Howard, who was born in Asbury Park, NJ, came to Arizona with his family in 1954. He grew up in Sierra Vista and recalled that there was only one radio station in town. A friend of his belonged to a record club in Europe and turned him on to the latest releases. He cut his teeth on the music of Howling Wolf, Muddy Waters, Jimmy Rogers, Leadbelly and Robert Johnson.
"This was about the time the Beatles were coming out and I'm listening to deep, hardcore blues," he recalled. "The blues I consider America's music, no matter how much America wants to deny it, sweep it under the carpet. It's funny that we have to have foreigners come back here to show us how cool our music is." Howard said he didn't understand groups like the Beatles, Dave Clark Five or the Herman's Hermits.
"Then the Stones came out and I went 'Yeah.' They were doing Robert Johnson's 'Love in Vain,' 'Don't Fade Away,' Bo Diddley. I didn't understand the bubblegum, popcorn stuff at all. I was more into that type of music, even the rock groups. Back in those days even the Yardbirds were playing the blues, Ten Years After, all those hot English bands, early Rod Stewart, Jeff Beck- that's the version of rock 'n roll I got into after listening to hardcore blues. Not only did I like their arrangements, but I also appreciated the fact that they were keeping it alive."
Even though he took piano lessons when he was young, he told his mother he wanted to play the drums. He played in the school's marching band, but hated it and quit, preferring to drum along with his favorite blues albums in his bedroom and take private lessons.
Howard's blues band is unique in that not only is he the drummer, but the lead singer as well. He developed his singing style by listening to Etta James, Ray Charles, Sam Cooke, B.B. King and Muddy Waters. His singing career started off when Howard offered to temporarily fill in when the vocalist in one of the bands he played in left.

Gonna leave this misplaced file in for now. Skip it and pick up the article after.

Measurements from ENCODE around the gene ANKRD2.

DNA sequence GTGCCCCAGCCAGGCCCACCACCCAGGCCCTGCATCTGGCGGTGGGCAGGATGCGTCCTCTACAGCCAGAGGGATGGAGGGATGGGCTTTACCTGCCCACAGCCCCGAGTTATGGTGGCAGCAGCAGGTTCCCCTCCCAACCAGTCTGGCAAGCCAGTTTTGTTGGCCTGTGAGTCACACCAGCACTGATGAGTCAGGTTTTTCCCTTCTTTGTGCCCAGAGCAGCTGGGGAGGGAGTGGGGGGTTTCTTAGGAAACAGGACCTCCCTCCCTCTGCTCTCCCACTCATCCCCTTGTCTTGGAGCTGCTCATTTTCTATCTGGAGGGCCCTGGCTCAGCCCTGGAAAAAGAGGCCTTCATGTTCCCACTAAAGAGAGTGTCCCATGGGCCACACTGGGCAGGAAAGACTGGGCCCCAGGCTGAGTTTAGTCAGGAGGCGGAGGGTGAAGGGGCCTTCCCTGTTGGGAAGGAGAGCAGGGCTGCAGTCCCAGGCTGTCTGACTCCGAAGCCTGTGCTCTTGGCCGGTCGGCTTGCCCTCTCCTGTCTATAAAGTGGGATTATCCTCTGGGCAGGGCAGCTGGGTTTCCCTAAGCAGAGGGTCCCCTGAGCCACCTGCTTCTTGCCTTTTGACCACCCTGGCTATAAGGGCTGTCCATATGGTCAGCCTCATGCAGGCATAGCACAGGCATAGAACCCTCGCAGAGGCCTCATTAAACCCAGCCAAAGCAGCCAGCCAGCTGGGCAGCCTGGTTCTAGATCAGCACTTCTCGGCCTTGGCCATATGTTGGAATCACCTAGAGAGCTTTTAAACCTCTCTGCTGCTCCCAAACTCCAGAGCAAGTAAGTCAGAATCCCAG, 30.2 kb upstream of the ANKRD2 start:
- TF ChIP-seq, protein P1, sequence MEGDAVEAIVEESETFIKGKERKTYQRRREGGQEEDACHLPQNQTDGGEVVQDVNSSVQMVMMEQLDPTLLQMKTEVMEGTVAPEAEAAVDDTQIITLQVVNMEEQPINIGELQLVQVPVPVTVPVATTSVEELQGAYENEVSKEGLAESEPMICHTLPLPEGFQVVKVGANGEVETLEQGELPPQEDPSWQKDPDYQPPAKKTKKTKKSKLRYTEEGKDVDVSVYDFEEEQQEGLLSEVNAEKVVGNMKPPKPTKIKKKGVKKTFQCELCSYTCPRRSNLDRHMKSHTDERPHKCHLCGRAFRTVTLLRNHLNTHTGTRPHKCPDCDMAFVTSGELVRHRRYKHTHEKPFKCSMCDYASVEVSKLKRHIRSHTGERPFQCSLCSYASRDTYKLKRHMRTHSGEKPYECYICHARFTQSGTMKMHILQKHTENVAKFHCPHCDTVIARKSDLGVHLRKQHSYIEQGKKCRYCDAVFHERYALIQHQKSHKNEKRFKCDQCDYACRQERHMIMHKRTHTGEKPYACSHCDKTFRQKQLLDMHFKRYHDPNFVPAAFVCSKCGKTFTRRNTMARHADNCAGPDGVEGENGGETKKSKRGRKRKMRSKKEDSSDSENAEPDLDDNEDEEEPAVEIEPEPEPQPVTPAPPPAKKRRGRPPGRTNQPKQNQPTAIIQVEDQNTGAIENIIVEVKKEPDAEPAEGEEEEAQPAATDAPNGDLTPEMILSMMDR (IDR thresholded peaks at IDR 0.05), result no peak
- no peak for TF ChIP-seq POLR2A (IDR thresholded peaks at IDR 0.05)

"I'd said I'd sing a little, so I wound up singing a lot," he laughed. "Drumming and singing comes natural only because I've been doing it for 10-15 years. It does take a lot of work and a lot of concentration. It's funny because I do get compliments on my drum playing sometimes, but the majority of it is the singing."
He prefers to keep his drumming technique on the simple side, thereby allowing his musicians to improvise when they deem fit.
"To me, less is more and it leaves a lot of holes for the guitar player, the piano player to fill in and they can play different rhythms, which is what my band does now," said Howard.
Howard's first band he played in was called Flow, then he was in the Breeze Band and later in the Subterranean Blues Band with noted Tucson guitarist Al Perry. Howard has also performed with John Lee Hooker, Bo Diddley, Otis Rush and Charlie Musselwhite.
For the upcoming album, to be called "Great American Blues You Can Use," Howard plans on shooting the cover. He graduated from the University of Arizona in 1974 with a degree in Photojournalism. Howard, who owns his own photography business, has enough flexibility to be able to do both comfortably, working days on photo shoots and playing music on the weekends and evenings.
"I want to incorporate some of the traditional along with the contemporary," he emphasized of the release. "I'd like to pick up a label. If I don't, then I'm hooking up with a couple distribution companies or putting it out myself."
Howard notes that audience response to the group has been enthusiastic, with people getting on the dance floor on the first number.
"That's just a reaction to the music," Howard said. "Blues doesn't always have to be a down thing, but it is a form of music that everybody can relate to because everybody has them. Nobody escapes it -- rich, poor, middle class, we all have the blues. Just reaching somebody is very rewarding to me, whether its their ears, their feet, their heart. There's no price you can put on that, none at all."